Concepts familiar from grade-school algebra have broad ramifications in computer science.
In a speech Wednesday at MIT to business and government leaders, Massachusetts Governor Deval Patrick unveiled a plan to pump $3.8 billion into the state's economy as a safeguard against worsening economic conditions.
Making his first official visit to MIT since being sworn in as the state's 71st governor, Patrick was introduced by President Susan Hockfield, who noted the significance of the governor's decision to pick MIT and the MIT Sloan School of Management as the site of his major address on the economy.
"Even before taking office, Gov. Patrick understood that two of the great intellectual strengthsÂ of this region could also be great economic strengths: the life sciences and clean energy," Hockfield said. "From cancer research, to biological engineering, to the leading edge of energy technology, MIT is developing ideas that can help improve the human condition and accelerate the state's economic growth."
Joining Hockfield and Patrick at the Wong Auditorium event was David Schmittlein, John C. Head III Dean for the MIT Sloan School of Management. He later highlighted his school's contributions to the state economy.
"When people across the world hear 'MIT' they naturally think about innovation, about technology and science. And they're right," Schmittlein said. "But they don't always recognize how directly this affects economic development in the Commonwealth. The Institute's entrepreneurial environment produces students and ideas that create new enterprises, and these in turn create great jobs and opportunity. Combining the MIT Sloan School of Management with MIT's powerful technology base delivers a uniquely important engine for the Massachusetts economy."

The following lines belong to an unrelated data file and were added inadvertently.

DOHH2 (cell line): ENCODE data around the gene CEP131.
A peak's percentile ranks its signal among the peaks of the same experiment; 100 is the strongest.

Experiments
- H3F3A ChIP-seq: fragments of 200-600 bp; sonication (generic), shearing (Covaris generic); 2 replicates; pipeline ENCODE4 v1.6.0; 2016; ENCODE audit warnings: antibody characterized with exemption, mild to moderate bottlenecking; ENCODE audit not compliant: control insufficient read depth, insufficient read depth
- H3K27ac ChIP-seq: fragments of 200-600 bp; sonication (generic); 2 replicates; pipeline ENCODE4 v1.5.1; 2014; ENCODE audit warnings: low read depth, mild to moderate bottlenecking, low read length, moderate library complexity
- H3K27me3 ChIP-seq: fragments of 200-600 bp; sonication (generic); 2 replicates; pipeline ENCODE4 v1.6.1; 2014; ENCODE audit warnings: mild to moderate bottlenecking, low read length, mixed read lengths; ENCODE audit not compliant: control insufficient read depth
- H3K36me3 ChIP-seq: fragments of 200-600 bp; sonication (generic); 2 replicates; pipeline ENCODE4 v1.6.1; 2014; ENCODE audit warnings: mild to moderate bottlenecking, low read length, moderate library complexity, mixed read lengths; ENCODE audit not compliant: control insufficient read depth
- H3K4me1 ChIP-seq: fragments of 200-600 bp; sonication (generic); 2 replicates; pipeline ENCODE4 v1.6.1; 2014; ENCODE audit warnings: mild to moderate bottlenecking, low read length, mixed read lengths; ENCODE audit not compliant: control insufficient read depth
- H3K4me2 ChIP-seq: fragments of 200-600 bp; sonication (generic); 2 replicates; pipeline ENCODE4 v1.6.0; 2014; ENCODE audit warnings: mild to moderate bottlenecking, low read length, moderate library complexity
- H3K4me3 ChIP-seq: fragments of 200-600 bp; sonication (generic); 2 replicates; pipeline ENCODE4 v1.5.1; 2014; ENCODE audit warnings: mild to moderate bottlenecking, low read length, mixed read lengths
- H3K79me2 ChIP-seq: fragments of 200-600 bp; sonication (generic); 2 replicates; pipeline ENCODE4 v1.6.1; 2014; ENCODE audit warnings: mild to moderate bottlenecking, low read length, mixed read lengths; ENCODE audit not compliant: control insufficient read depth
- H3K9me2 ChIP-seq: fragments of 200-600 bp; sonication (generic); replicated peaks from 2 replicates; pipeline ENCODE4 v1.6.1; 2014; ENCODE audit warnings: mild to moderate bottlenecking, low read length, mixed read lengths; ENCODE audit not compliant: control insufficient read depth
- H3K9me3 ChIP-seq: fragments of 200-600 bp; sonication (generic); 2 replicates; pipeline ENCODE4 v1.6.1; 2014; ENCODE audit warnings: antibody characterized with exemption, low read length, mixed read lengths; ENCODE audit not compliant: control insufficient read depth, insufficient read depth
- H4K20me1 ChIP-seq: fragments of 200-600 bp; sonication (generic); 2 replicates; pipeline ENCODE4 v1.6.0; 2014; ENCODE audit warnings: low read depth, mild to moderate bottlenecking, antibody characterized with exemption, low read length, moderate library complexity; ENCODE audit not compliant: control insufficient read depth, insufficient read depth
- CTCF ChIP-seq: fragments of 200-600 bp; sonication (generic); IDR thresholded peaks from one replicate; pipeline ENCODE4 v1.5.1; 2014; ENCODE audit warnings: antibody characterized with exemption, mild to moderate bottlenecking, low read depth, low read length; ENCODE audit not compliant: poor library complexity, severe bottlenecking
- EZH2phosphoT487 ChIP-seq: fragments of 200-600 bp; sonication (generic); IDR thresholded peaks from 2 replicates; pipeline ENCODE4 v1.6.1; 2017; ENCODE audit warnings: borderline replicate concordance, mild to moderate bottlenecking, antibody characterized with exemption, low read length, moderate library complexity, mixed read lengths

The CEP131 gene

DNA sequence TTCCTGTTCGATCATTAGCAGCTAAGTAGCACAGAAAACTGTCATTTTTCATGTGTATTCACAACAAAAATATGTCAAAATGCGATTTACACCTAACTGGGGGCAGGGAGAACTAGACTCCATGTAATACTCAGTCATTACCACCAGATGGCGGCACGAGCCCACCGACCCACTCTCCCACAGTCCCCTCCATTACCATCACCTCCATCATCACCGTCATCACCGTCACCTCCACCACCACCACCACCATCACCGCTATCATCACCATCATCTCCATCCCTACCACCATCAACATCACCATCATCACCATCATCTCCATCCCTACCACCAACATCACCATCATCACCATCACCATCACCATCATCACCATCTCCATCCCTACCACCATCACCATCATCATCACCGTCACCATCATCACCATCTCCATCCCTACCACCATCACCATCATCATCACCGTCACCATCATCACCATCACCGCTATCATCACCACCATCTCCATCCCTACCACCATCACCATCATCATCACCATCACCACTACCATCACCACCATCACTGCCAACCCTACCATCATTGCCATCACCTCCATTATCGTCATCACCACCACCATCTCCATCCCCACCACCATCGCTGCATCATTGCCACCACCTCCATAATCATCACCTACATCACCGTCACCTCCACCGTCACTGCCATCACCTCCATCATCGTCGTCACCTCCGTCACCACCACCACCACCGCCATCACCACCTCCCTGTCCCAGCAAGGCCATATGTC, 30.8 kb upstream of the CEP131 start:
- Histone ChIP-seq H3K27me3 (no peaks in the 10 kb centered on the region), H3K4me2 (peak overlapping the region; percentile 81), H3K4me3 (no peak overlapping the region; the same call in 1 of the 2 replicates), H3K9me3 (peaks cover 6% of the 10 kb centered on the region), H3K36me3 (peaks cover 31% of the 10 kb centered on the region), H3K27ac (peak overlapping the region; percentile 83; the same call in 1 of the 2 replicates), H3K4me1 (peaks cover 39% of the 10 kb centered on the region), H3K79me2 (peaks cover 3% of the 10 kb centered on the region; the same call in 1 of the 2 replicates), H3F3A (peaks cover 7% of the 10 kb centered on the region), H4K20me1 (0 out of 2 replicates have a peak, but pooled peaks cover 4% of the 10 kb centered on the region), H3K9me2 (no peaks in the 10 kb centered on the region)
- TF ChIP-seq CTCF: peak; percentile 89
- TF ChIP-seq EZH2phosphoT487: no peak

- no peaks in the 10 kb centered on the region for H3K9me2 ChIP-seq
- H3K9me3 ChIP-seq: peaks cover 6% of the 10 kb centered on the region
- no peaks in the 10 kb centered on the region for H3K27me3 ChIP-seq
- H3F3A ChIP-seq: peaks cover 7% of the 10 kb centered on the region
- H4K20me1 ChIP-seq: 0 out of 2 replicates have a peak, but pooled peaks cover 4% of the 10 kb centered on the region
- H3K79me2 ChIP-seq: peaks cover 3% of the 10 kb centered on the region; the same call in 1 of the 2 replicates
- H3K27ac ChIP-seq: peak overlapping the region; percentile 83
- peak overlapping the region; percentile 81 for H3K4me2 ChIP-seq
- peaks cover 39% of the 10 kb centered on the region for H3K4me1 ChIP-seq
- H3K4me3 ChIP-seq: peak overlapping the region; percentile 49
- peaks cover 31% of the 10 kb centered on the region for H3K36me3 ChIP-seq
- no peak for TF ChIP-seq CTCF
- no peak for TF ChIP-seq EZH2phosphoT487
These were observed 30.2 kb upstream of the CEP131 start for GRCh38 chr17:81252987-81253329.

Patrick's speech presented what he called a comprehensive proposal to address the short- and long-term needs of the Massachusetts economy, which he said was better positioned to ride out a recession than in previous downturns thanks in large part to its knowledge-based economy. Among other things, he touted the state's ongoing investments in life sciences and clean energy.
To deal with job losses in the construction sector, the centerpiece of Patrick's plan is a $3.8 billion bond proposal to repair deteriorating bridges throughout the state, a measure that would bring tens of thousands of new construction jobs to Massachusetts.
Patrick also spoke of his administration's efforts to curb state spending, grow the number of jobs and retain the state's competitive edge.
"State government has its limitations, but it has its responsibilities as well. As we face uncertain times in our national economy, we must continue to take actions that will keep the Commonwealth's economy moving forward," Patrick said.